Rhode Island native and Sun Studios recording artist Joe Silva has had quite the year, including singing the National Anthem at Fenway Park and Gillette Stadium and releasing a new CD “Blue” produced by “The Late Show with David Letterman” drummer Anton Fig in addition to performing across the United States and in Ireland and the UK.
He’s returning to Rhode Island on Dec. 14 for a special benefit concert – the “All For One” concert – at the Veterans Memorial Auditorium in Providence and will donate 100 percent of the profits from the show to Hasbro Children’s Hospital for pediatric medical care, education and research.
The date also marks the end of his 20-city Autumn Blue U.K. Tour.
PBN: Why did you choose pediatric medical care and Hasbro Children’s Hospital specifically to benefit from this concert?
SILVA: After an absolutely exceptional year for me, musically, I thought it would be nice to cap it off with a homecoming concert. Upon planning it, I inquired with my consultant in Los Angeles about making it a benefit so I could give back. He suggested Hasbro Children’s Hospital as the institution had cared for his brother who battled cancer for many years. I agreed that Hasbro would be the perfect charity recipient as my own daughter was treated there for several days last year after a knee injury. The staff was incredibly professional and talented at their work and exhibited a caring and nurturing demeanor toward all their patients.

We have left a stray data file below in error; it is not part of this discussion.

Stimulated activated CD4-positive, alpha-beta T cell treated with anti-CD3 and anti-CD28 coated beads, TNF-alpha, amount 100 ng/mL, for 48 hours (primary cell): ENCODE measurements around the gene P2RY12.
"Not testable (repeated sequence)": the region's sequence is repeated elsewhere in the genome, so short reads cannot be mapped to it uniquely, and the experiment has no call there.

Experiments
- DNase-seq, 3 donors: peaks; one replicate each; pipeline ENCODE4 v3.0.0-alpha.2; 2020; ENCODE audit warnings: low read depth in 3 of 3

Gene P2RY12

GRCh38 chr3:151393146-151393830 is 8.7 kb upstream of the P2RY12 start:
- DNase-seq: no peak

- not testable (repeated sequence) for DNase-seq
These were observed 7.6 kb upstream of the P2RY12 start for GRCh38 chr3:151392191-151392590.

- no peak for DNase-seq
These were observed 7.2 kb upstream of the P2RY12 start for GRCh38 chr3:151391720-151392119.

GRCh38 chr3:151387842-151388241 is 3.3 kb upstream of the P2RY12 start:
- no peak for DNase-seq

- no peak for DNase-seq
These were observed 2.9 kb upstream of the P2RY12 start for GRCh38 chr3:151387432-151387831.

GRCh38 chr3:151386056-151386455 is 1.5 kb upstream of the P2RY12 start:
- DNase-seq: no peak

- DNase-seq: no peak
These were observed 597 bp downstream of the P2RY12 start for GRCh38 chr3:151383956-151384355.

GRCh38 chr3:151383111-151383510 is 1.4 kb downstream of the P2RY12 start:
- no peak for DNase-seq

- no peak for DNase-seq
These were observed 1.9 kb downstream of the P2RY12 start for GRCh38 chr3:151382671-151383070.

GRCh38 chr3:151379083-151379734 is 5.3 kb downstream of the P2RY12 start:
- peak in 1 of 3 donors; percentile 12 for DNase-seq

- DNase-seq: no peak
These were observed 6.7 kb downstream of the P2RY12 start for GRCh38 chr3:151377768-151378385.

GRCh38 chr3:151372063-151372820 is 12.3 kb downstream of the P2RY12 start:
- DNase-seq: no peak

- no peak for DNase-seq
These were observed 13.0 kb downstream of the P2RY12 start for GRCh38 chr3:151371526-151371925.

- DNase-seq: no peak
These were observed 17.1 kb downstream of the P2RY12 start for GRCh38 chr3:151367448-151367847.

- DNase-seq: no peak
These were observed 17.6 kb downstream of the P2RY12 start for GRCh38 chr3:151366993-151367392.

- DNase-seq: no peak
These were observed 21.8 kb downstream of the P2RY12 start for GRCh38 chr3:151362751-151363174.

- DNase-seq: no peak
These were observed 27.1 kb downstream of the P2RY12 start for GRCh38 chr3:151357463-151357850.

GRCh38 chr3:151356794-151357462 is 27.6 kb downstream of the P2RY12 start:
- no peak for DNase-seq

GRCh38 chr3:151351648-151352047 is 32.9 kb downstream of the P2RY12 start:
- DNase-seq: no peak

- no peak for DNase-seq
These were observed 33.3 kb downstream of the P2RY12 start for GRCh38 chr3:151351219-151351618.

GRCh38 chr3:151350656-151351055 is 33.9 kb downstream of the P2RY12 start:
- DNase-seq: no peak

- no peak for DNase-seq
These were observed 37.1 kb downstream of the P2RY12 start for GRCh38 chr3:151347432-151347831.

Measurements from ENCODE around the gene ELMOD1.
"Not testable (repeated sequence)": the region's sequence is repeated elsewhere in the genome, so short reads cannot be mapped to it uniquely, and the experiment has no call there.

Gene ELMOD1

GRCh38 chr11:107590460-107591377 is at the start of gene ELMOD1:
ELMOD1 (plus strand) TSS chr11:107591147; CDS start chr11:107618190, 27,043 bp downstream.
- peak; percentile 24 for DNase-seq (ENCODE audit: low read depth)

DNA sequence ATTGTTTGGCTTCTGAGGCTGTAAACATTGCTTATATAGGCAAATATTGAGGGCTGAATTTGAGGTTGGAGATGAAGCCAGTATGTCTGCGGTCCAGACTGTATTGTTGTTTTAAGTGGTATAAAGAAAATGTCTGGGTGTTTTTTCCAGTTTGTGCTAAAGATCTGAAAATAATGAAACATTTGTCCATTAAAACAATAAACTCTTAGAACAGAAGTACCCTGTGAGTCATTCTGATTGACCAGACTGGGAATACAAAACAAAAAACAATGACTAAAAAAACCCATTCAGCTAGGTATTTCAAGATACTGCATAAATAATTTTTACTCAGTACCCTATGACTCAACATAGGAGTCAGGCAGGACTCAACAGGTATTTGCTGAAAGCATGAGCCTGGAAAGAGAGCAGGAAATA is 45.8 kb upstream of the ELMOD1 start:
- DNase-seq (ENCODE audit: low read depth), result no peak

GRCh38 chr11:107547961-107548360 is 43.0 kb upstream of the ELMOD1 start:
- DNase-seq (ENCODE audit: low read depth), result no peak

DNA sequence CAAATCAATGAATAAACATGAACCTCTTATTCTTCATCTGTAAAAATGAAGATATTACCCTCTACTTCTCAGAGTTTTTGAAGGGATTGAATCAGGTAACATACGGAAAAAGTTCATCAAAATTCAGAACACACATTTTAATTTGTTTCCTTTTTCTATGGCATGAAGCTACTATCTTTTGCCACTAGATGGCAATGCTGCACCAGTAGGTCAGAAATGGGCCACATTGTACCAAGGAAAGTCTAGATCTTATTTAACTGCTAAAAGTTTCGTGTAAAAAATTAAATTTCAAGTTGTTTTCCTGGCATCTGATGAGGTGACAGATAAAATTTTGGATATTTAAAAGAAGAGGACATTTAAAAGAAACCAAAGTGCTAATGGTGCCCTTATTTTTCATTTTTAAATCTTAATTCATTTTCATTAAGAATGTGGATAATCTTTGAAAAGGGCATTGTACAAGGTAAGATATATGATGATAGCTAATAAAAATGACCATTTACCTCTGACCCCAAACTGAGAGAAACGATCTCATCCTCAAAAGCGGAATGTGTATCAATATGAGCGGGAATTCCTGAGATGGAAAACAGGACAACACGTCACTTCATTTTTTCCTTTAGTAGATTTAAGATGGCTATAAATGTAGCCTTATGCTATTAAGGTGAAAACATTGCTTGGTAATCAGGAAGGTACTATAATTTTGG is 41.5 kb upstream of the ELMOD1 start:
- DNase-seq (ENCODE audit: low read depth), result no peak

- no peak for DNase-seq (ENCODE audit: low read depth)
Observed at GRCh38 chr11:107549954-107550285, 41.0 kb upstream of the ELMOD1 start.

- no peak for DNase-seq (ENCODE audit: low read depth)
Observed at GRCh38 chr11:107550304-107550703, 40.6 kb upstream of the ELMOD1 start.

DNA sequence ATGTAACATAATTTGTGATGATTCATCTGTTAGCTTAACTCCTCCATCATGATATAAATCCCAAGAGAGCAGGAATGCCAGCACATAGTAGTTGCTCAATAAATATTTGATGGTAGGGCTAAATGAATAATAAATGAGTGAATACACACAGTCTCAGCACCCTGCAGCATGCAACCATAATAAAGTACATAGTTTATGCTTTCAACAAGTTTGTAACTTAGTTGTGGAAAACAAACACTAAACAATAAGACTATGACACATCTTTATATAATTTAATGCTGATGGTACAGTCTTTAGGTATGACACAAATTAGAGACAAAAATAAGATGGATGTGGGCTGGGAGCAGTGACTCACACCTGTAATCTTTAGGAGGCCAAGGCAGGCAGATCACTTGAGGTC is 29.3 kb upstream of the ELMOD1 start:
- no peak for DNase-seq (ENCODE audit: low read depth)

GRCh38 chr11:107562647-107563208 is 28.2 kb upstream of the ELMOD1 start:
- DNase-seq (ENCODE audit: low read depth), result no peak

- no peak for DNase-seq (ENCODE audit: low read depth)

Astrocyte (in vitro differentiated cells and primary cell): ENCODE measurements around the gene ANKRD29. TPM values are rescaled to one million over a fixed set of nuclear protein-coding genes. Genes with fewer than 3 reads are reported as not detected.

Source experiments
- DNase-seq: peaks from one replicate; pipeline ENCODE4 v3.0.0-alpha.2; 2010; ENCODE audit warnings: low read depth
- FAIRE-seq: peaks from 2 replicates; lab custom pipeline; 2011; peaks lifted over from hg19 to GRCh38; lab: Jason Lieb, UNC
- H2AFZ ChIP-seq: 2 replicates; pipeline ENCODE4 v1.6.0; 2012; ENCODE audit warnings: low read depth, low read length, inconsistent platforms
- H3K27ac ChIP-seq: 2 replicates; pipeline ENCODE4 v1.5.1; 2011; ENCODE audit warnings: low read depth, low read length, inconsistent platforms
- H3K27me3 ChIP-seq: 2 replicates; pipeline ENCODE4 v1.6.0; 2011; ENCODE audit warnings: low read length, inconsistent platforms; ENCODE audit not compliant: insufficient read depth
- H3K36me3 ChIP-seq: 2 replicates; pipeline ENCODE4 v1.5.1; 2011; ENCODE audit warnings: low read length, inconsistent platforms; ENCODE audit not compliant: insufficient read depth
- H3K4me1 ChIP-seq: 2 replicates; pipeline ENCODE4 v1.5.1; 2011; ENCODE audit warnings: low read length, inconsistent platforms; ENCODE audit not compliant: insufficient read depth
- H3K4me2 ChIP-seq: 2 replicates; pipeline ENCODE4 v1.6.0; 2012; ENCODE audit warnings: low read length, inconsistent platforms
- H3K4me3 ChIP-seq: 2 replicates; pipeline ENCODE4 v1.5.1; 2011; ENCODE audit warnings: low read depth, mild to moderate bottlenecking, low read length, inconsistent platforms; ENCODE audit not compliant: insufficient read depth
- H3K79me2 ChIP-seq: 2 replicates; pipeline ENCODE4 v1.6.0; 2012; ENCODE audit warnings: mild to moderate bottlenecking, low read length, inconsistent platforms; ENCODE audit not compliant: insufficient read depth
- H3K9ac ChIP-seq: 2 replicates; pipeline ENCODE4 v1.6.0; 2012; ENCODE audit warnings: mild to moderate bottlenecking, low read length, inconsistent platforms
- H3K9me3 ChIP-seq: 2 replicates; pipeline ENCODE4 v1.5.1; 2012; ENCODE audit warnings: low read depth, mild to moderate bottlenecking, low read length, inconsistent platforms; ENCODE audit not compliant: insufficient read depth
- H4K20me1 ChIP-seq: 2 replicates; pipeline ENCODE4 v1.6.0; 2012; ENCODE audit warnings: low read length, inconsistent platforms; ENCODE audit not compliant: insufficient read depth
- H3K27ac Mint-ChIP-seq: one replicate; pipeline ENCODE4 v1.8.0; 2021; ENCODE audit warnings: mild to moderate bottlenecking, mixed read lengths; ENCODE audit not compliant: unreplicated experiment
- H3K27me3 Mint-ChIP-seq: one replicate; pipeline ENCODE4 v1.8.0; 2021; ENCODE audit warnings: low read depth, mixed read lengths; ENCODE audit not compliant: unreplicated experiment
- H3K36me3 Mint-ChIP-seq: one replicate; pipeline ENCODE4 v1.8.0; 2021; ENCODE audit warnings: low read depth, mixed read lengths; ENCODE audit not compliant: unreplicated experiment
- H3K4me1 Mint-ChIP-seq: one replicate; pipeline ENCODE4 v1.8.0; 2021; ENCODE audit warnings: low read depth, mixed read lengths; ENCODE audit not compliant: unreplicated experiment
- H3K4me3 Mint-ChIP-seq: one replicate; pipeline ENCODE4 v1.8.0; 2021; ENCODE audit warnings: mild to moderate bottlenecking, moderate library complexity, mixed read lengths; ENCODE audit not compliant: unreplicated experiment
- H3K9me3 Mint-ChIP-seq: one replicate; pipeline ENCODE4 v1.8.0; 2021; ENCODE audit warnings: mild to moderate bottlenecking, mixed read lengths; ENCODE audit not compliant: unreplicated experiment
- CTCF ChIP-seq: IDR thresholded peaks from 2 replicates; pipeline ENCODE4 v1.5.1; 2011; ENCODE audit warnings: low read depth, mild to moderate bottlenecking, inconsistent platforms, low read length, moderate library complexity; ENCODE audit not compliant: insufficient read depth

PBN: Why is charitable giving important to you?
SILVA: I believe that most humans [if not all] no matter who they are need to lean on others at various times in their lives to make it through challenges that may present during one’s lifetime. I’ve always felt that if you find yourself in a position to better the lives of others, then it is somewhat of an obligation for you to do so for fellow mankind. I have experienced firsthand how I can make a difference to folks around the world via my talents as a musician and songwriter.
PBN: The Hasbro Children’s Hospital said, in a release announcing the concert, that music is a healing art. Do you agree with this?
SILVA: I absolutely believe that music heals. Music can help to relax a person, excite a person, bring souls to other planes. Music, as a universal language, can unite people and spread positive messages across various cultures. For songwriters and listeners alike, music is very much a therapeutic vehicle. I have seen evidence of this when folks come up to me after a performance to inform me they connected with a certain song for one reason or another. As a songwriter, connecting with people through music is all I can really hope for.
PBN: How does it feel to be coming home to Rhode Island to complete your Autumn Blue tour here?
SILVA: Coming home from the road always feels good. To end my 2012 Blue Autumn Tour in Providence in the middle of the holiday season feels extra special, especially after being out of the country for so long. I am sure that I will know many of the people in the audience at the Veterans Memorial Auditorium on the 14th, which will make I tall that much more warm and welcoming.
PBN: What can expect next from you?
SILVA: 2013 will bring me back to the UK for more shows and radio interviews in January. I will return to Rhode Island to perform at a special tribute at the site of the tragic Station Nightclub Fire in February [the 10-year anniversary] and will be performing more tour dates on both coasts of the United States. My producer and I are working on a single for the ‘Love-Hope-Strength’ cancer foundation which includes a performance by Ace Frehley of KISS with vocals performed by Mike Peters of The Alarm and me. We hope to raise more than a million dollars to help children with cancer.